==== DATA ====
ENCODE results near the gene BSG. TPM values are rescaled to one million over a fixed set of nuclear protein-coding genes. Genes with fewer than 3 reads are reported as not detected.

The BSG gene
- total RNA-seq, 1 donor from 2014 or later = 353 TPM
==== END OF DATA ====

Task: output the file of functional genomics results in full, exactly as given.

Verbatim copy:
ENCODE results near the gene BSG. TPM values are rescaled to one million over a fixed set of nuclear protein-coding genes. Genes with fewer than 3 reads are reported as not detected.

The BSG gene
- total RNA-seq, 1 donor from 2014 or later = 353 TPM